I found myself talking to Michael the other day about how to be a good tennis player, which is ironic since I love tennis but I am awful at it. My basic premise was sound, however.
When I was young, I took piano and voice lessons. I NEVER wanted to practice. I particularly hated scales. I imagine this is true for most kids and/or teens. (As I have gotten older and wiser I have realized the value of sheer repetitive practice.)
I can pick up a well-loved piano piece and stumble through it a couple of times, and by the third time my fingers "remember" and I can do it nearly perfectly, no matter how complicated the piece. My muscles remember.
I told Mike this because I was trying to emphasize the importance of practicing tennis shots. If he hits correctly over and over, his muscles will remember that.
What I see so often with him - and some of his buddies, too - is they want to hit like the professionals and they just slam the ball as hard as they can. A muscular 16 year old CAN slam the ball pretty darn hard. [Right outside the court. Then they lose that point.]
It's not about how HARD you hit, though. It's about how accurate you are. Tennis is a game of strategy, just like chess.
Young men get bored or frustrated, though, and they want to hit the ball AS.HARD.AS.POSSIBLE.
Michael's coach told him last night "Hit the ball SOFT." I knew exactly what he meant, and why he was saying that.
Michael keeps losing to kids who can't hit nearly as hard as he can, but they hit a lot more accurately.
I remember when I was about 17, trying to learn one of the most beautiful arias ever written, "Un Bel Di Vedremo," from Madame Butterfly. I practiced and practiced. I got pretty close to being able to sing it decently. I was wanting to sing it for my mother, as a surprise, as it's one of her favorite songs.
This is it, if you're interested:
Gorgeous, right? This is what angels must sing in heaven.
At 17, I thought I could sing ANYTHING. I was so full of myself.
I took the music to my voice teacher, Pop Hamilton, a huge bear of a man, very grandfatherly. I adored Pop. He had been teaching me voice for nearly 4 years.
He looked askance as I handed the sheet music to the accompaniest. I had sung maybe two bars when he shut me down.
"NO NO NO!" he shouted. He never shouted at me. Never. He proceeded to tell me in no uncertain terms how arrogant I was, how unskilled, how I had NO BUSINESS singing that aria.
I was in shock.
I COULD sing it, sort of, yes. But his point was that I shouldn't sing it. It was like handing a toddler a pair of scissors and telling him to do open heart surgery. I had only the vaguest hints of the real skills I needed to do justice to that song.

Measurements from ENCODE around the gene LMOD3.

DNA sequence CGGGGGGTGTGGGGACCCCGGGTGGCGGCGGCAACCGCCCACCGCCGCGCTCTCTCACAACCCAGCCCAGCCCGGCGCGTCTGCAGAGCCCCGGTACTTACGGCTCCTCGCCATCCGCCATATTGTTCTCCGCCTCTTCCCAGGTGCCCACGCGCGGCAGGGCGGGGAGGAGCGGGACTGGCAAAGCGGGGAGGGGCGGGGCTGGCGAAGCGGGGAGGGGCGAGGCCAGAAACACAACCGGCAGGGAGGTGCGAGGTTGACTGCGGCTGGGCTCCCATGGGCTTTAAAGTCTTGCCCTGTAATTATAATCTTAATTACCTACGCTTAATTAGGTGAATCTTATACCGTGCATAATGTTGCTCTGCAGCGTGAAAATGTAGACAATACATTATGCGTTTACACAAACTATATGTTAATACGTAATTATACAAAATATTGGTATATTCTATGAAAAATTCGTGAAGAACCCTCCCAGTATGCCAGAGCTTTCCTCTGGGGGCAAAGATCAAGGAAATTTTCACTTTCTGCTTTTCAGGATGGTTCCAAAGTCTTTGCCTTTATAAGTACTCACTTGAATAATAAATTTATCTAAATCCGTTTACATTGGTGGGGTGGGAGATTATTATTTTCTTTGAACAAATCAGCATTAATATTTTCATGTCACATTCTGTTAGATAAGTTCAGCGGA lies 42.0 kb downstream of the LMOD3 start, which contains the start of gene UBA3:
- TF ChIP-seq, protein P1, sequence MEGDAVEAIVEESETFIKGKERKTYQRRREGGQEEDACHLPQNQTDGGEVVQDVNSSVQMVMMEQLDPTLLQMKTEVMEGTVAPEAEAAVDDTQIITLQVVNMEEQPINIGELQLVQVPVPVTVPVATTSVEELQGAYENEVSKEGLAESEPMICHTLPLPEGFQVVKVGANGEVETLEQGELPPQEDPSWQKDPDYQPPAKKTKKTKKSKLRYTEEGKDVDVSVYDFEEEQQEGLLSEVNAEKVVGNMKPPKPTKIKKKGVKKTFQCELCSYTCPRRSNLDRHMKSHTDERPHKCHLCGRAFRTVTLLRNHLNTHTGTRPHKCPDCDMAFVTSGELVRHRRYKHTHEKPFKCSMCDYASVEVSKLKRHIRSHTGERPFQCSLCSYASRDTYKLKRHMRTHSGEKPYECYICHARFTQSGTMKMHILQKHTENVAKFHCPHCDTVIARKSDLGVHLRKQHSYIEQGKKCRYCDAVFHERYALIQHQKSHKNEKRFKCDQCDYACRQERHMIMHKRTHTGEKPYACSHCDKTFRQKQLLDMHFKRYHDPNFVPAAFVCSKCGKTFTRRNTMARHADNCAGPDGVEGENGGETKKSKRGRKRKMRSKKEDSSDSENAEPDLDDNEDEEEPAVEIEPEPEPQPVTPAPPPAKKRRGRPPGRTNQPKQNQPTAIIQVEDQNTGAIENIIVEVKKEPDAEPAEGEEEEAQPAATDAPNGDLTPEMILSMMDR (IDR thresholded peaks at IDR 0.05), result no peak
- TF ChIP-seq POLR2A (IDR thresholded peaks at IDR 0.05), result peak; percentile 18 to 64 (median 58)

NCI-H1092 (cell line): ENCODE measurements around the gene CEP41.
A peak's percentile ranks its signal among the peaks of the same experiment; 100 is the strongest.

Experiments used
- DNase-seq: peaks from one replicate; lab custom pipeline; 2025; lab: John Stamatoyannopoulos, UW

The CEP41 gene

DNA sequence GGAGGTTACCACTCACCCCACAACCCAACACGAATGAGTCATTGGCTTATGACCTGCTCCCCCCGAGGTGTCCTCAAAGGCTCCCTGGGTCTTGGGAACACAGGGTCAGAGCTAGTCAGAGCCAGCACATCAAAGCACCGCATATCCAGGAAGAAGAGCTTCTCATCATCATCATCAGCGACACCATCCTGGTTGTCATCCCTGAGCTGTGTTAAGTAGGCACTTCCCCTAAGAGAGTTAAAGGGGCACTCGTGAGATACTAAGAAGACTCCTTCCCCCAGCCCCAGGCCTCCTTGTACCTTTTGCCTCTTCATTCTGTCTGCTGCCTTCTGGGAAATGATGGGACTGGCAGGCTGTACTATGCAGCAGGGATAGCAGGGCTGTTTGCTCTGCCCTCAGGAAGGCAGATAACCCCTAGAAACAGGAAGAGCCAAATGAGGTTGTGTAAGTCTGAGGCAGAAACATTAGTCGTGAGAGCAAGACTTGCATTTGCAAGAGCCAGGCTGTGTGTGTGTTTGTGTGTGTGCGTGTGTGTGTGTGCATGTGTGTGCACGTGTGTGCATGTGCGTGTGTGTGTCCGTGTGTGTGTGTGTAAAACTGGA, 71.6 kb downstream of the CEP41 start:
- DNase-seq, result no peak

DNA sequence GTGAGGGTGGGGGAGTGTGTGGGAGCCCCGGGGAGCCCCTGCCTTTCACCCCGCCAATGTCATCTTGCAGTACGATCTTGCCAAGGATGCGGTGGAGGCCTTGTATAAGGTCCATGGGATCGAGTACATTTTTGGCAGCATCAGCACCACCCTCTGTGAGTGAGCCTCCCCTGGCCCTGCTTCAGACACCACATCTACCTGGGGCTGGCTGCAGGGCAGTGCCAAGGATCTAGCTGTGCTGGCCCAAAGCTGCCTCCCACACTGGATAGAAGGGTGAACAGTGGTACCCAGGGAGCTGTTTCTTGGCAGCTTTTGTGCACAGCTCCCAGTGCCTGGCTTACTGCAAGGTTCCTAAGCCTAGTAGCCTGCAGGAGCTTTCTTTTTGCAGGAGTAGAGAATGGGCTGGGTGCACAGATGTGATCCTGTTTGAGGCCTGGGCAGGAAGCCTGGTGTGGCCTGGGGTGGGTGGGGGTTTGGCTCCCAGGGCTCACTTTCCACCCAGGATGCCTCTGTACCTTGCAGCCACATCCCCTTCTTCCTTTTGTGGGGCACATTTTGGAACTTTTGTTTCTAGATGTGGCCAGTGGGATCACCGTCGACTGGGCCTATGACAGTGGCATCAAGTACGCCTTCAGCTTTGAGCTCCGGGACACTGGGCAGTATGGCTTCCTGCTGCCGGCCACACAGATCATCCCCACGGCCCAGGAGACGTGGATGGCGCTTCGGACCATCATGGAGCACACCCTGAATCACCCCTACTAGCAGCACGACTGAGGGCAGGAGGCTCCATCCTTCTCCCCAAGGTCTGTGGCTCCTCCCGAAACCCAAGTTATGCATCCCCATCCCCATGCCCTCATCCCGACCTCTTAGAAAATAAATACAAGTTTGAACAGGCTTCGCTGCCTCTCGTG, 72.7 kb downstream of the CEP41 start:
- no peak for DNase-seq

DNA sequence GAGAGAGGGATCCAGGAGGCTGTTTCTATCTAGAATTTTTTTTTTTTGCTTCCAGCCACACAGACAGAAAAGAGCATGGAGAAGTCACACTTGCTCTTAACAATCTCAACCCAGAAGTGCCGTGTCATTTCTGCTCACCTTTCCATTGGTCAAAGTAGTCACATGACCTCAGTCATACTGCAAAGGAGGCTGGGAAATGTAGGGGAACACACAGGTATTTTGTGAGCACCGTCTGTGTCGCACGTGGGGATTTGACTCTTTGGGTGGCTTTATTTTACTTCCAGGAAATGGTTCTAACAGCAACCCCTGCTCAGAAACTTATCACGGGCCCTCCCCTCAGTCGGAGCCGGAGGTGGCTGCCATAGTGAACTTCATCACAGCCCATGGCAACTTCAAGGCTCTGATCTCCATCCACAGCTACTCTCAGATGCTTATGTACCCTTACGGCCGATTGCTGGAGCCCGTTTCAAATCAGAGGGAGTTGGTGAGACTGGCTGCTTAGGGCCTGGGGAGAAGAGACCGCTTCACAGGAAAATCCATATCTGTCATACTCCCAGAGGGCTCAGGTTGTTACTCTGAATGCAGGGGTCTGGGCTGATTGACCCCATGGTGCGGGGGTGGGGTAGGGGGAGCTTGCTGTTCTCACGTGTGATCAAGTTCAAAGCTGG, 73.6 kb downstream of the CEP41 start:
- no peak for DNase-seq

So Michael is learning a hard lesson with tennis. He can whack the hell out of a tennis ball. He has some mad skills. But are they enough to decimate his opponents the way Roger Federer can? No.
Pop also told me something that day I've never forgotten. I have a BIG voice. When I was young I had a nearly 4 octave range. It's hard to control that much voice. Some singers have maybe one octave, and they do great, because that's EASY to control.
Some kids play tennis and have a small amount of talent but they make the most of what they have. And they often win, if they practice.
Michael has a big talent. He has strength. He has power. He has a sharp mind. If he really tries, he can hit very accurately. His hand doesn't even matter - he has really improved his serve lately and I am very proud of him for doing that. [He puts the ball on top of his "short arm" and tosses it as high as possible.]
His mighty left hand and arm are incredibly powerful.
Should he be trying to play like an imitation Federer, at 16? Hell to the NO. I had no business trying to sing an aria at 17.
Being a good student - of music, of tennis, of anything - is SO important. Listening to your teacher or coach is SO important. I can understand that so much better now, at 50, than I could at 17.
I walked out of Pop's studio that day not feeling chastised and humbled, not vowing to do better. I walked out ANGRY. I was angry because I was arrogant. I could not see his point at all.
I wish/hope/pray that Michael can put aside his pride and his anger and actually LEARN. Maybe he needs a different teacher. Maybe I need to get on his case more about studying. I don't know.
I do know this. When I started college a year later, still full of arrogance, I got schooled QUICK. I started studying with voice teachers who were NOT impressed by me. They told me how out of control I was, how I needed to get over myself and WORK, how simply having talent was not enough. I was ticked off.
My sophomore year I switched schools and I simply stopped studying voice. Now I pretty much only sing in the shower or at church.
I don't wish that experience on my son.
I want him to love tennis, but to be humble enough to keep learning. I want him to play all his life - just for fun, if nothing else. It's grat exercise.
I don't want to see him just get angry and stop, though.
It's really a conundrum.